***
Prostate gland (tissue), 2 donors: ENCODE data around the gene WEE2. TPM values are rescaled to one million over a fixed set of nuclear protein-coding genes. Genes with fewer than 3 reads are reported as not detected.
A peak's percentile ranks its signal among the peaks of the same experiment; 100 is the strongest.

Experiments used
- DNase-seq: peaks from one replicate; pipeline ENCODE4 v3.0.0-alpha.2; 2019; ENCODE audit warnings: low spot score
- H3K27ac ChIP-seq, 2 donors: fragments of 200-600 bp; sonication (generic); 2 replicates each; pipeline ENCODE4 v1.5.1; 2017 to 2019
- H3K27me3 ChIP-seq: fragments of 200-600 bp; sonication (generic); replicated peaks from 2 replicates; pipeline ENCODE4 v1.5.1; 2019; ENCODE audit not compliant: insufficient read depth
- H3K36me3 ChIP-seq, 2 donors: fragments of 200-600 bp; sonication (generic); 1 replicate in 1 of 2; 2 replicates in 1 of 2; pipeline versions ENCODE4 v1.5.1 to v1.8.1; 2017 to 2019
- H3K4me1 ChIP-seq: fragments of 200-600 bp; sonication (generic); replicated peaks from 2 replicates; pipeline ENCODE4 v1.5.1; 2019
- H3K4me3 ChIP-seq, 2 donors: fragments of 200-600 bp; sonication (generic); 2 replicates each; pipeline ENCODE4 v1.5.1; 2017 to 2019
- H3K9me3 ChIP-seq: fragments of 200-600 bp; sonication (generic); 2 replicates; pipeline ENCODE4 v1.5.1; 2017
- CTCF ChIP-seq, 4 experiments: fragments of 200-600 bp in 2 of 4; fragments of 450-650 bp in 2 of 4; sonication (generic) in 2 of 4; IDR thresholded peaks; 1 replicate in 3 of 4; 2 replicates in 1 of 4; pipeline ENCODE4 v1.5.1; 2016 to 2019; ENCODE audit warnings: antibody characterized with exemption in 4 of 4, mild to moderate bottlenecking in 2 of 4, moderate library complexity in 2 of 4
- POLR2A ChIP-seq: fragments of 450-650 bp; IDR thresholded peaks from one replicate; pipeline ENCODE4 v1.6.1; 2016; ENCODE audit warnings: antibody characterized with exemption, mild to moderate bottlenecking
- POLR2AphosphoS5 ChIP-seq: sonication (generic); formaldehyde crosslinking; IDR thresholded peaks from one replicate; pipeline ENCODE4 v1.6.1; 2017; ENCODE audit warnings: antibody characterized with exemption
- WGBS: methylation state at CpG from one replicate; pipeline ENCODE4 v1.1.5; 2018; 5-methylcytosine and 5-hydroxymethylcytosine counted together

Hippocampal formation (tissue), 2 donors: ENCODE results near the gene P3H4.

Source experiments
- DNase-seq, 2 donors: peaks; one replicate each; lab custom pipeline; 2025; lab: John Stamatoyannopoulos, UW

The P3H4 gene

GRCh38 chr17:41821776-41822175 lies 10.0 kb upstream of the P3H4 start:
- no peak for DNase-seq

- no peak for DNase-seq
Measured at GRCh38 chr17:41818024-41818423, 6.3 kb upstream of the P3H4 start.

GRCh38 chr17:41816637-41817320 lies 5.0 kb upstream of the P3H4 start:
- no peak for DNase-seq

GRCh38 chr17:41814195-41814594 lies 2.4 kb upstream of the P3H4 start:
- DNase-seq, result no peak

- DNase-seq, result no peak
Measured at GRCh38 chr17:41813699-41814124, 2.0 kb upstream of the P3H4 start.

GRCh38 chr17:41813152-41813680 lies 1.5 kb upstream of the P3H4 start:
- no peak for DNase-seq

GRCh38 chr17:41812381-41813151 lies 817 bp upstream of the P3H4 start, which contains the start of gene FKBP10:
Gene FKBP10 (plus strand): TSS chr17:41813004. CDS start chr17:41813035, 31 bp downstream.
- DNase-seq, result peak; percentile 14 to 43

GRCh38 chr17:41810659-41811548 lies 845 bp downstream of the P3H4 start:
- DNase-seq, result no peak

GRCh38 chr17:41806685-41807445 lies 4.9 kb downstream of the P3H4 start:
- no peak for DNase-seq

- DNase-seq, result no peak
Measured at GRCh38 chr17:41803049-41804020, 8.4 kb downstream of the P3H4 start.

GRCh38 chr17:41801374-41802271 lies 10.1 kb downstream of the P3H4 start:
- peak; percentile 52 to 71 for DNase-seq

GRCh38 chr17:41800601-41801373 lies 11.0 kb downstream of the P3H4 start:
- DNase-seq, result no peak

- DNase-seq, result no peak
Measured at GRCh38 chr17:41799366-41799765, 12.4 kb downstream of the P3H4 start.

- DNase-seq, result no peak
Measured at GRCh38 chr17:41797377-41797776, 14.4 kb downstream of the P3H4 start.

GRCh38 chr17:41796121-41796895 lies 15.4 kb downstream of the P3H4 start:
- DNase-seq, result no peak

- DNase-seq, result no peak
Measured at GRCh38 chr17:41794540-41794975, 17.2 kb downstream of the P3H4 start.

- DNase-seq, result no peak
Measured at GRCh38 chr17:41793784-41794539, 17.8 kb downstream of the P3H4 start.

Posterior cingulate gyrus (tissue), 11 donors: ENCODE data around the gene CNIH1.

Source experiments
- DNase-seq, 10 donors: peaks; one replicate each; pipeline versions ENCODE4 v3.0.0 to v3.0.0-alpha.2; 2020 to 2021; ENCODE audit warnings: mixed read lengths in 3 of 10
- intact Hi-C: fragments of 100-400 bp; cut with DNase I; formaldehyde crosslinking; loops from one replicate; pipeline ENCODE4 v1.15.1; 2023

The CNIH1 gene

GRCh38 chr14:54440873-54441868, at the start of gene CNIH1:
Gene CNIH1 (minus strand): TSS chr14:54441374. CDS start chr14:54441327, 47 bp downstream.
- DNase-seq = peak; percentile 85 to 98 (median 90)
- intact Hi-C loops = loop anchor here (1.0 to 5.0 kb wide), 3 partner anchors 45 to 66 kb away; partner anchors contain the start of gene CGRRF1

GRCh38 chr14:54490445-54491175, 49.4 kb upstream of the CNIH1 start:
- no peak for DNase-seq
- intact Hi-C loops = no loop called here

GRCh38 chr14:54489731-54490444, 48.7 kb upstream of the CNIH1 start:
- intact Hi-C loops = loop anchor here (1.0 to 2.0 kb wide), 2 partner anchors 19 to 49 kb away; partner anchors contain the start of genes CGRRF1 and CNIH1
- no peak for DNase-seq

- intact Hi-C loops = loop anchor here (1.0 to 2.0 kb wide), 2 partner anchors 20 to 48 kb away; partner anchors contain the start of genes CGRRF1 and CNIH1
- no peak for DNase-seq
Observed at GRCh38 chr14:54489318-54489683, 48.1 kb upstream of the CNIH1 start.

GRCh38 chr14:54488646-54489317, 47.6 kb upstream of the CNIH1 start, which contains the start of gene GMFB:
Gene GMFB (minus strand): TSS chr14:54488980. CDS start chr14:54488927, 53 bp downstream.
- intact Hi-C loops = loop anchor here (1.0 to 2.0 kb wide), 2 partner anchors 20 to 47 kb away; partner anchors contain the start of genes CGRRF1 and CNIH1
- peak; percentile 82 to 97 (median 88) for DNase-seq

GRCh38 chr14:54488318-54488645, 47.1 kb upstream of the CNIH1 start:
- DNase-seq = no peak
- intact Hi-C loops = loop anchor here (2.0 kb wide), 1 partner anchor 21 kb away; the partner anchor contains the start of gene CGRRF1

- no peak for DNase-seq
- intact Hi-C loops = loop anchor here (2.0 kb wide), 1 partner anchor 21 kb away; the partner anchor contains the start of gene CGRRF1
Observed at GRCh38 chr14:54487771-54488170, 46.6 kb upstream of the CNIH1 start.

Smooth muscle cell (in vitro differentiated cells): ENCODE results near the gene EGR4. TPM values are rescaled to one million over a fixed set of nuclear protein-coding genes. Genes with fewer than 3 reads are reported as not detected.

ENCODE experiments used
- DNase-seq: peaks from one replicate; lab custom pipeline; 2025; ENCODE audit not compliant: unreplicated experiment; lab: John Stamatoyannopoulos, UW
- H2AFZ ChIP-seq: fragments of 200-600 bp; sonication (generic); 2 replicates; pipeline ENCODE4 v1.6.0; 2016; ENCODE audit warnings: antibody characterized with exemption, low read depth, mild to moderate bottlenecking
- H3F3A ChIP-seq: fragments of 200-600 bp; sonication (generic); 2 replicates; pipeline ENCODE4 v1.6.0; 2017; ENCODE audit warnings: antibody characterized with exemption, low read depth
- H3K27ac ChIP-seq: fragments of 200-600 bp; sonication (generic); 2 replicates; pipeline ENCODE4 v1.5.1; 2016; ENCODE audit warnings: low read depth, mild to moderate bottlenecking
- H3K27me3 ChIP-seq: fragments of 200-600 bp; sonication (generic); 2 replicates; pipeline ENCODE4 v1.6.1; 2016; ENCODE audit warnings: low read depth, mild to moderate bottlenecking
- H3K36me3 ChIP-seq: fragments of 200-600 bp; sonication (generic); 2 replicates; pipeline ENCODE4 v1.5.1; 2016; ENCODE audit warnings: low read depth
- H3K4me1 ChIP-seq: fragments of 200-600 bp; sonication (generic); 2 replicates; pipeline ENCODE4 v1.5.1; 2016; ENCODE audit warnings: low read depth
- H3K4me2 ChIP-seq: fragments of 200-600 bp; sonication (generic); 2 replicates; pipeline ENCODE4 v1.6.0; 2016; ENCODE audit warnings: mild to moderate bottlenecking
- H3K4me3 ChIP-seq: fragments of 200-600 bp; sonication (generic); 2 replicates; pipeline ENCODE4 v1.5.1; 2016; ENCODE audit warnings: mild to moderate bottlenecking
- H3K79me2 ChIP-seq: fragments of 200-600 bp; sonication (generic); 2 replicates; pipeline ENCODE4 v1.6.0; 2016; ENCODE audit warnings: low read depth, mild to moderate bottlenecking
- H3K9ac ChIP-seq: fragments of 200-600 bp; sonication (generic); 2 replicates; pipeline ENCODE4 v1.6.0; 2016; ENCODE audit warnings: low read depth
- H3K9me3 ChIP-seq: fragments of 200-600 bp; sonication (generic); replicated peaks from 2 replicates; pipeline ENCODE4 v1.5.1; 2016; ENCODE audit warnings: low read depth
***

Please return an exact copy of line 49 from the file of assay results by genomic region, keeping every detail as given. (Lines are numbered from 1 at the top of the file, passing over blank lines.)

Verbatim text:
- DNase-seq, result no peak